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ICU use of haloperidol prior to the 2002 SCCM sedation and analgesia guidelines
Critical Care volume 8, Article number: P234 (2004)
Delirium occurs in as many as 80% of mechanically ventilated (MV) medical intensive care unit (ICU) patients and is associated with poor outcomes. MV patients spend 43% of all ICU days in delirium, while all patients who become delirious spend about 25% of their ICU days in delirium. The 2002 SCCM sedation and analgesia guidelines call for routine delirium screening and treatment with haloperidol. We sought to understand whether these guidelines represented a change from current practice by examining haloperidol use in the ICUs of a large tertiary care academic medical center.
We hypothesize that: (1) haloperidol is the most commonly used antipsychotic medication in our ICUs, and (2) use of haloperidol in patients receiving MV > 48 hours is significantly less than 80% (the rate of delirium in MV patients reported in the literature).
From 1 July 2000 to 30 June 2001 we prospectively collected data for all patients admitted to any ICU at the University of Pittsburgh Medical Center, a tertiary care academic medical center with over 120 ICU beds serving medical, surgical, trauma, neuro, and solid-organ transplant patients. We calculated overall rates of treatment with any antipsychotic and generated mean total and daily dose for those who received haloperidol.
There were 5592 ICU patients incurring 6033 hospitalizations and 6758 ICU admissions during the study period. Of all hospitalizations, 60.4% required mechanical ventilation and 11.9% received an antipsychotic in the ICU. Haloperidol was the most frequently used antipsychotic (79.5% of all administered doses), with risperidone (4.7%) and olanzapine (2.3%) the next most common. Haloperidol was given to 24.9% of MV > 48 hours patients and on 6.9% of all ICU days. MV > 48 hours patients received mean (SD) daily haloperidol dose of 10.2 (9.5) mg for 5.8 (8.0) days, or 24.0% of their ICU days.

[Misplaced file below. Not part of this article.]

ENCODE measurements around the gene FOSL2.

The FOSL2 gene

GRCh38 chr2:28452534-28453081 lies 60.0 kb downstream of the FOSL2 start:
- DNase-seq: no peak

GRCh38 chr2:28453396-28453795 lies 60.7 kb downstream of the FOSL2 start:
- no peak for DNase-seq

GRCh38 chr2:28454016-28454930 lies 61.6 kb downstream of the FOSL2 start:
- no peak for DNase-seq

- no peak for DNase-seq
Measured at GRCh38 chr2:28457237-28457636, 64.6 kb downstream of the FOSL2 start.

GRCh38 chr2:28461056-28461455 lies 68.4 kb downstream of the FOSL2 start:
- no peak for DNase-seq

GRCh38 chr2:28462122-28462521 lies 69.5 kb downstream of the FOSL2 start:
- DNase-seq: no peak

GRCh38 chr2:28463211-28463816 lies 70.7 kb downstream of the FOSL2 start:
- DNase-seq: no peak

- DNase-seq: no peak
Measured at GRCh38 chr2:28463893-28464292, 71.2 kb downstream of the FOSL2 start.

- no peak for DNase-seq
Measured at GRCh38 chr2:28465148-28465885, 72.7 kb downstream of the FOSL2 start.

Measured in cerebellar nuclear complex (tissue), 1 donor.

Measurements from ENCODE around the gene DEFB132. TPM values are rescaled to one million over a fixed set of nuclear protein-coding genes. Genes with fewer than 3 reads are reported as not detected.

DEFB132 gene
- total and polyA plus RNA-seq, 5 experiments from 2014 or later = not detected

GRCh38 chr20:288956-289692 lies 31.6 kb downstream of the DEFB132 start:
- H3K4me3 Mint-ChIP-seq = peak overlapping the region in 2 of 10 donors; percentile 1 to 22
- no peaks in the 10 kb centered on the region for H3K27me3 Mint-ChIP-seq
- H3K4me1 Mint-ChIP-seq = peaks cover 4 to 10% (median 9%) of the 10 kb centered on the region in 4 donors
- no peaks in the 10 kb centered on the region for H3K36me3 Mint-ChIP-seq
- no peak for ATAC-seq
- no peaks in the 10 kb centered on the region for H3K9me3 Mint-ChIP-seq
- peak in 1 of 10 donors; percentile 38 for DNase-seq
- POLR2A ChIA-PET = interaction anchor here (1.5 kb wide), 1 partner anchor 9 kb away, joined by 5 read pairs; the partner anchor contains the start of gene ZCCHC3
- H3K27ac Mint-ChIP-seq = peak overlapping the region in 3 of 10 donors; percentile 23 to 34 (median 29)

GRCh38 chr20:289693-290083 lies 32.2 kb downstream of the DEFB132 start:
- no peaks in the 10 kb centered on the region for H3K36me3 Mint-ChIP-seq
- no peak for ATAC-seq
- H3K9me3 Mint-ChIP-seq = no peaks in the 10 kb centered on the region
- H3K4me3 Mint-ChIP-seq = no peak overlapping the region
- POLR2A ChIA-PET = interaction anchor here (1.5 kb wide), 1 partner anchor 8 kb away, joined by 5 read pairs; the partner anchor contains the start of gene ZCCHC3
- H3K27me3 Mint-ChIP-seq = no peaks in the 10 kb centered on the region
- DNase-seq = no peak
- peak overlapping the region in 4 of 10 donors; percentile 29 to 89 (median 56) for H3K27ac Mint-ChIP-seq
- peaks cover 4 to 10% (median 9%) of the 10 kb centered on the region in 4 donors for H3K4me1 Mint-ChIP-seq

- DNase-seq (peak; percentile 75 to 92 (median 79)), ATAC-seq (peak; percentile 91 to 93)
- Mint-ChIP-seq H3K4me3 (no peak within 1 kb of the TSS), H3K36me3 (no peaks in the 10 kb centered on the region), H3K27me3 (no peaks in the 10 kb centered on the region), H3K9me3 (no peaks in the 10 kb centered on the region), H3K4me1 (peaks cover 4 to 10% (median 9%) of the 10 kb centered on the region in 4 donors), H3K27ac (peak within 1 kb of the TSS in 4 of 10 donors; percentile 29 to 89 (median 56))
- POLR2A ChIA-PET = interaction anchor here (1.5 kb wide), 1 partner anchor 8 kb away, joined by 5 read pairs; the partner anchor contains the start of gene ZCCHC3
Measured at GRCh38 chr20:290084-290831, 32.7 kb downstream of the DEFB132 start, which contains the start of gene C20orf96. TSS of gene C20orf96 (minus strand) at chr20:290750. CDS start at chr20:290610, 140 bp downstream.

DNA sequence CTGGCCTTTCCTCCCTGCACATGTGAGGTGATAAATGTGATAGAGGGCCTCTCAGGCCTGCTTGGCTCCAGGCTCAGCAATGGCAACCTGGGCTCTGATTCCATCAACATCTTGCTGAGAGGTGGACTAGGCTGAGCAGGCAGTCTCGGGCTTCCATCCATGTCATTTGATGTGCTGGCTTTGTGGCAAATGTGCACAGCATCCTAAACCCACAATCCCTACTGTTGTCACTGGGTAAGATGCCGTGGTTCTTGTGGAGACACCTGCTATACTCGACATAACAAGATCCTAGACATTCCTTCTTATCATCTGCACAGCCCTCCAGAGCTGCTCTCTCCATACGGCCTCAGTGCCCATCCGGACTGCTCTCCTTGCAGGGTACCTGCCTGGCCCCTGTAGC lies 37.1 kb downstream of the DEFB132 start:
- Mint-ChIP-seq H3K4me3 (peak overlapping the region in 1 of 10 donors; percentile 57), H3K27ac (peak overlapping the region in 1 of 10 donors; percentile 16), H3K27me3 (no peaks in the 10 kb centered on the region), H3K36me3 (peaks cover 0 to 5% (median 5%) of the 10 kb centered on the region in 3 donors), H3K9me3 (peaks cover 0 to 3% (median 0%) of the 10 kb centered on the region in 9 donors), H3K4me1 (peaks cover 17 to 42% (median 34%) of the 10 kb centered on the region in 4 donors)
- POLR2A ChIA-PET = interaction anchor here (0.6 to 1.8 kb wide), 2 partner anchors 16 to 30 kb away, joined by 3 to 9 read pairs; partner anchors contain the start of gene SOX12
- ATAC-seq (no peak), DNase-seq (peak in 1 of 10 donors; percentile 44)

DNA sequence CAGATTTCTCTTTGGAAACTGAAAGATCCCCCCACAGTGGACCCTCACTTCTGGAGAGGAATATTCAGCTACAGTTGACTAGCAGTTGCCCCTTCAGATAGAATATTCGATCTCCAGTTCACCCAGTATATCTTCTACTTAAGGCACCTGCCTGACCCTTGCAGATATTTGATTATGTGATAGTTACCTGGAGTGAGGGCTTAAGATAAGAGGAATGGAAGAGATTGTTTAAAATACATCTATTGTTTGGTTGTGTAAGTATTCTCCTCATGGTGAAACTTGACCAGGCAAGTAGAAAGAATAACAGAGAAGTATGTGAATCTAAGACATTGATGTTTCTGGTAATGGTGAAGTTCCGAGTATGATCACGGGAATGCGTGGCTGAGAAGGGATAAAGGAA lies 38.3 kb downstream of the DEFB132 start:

Only one in four MV > 48 hours ICU patients received haloperidol. When used, however, the haloperidol dose and duration seemed to be appropriate. Either we do not appropriately treat the majority of delirious patients and the SCCM guidelines represent a significant departure from existing clinical practice, or ICU delirium is not as common as the literature suggests. Further study is needed to define the incidence of ICU delirium in all ICU patient populations and to evaluate the impact of treatment with haloperidol on outcomes of critical care.
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Milbrandt, E., Kersten, A., Clermont, G. et al. ICU use of haloperidol prior to the 2002 SCCM sedation and analgesia guidelines. Crit Care 8 (Suppl 1), P234 (2004). https://doi.org/10.1186/cc2701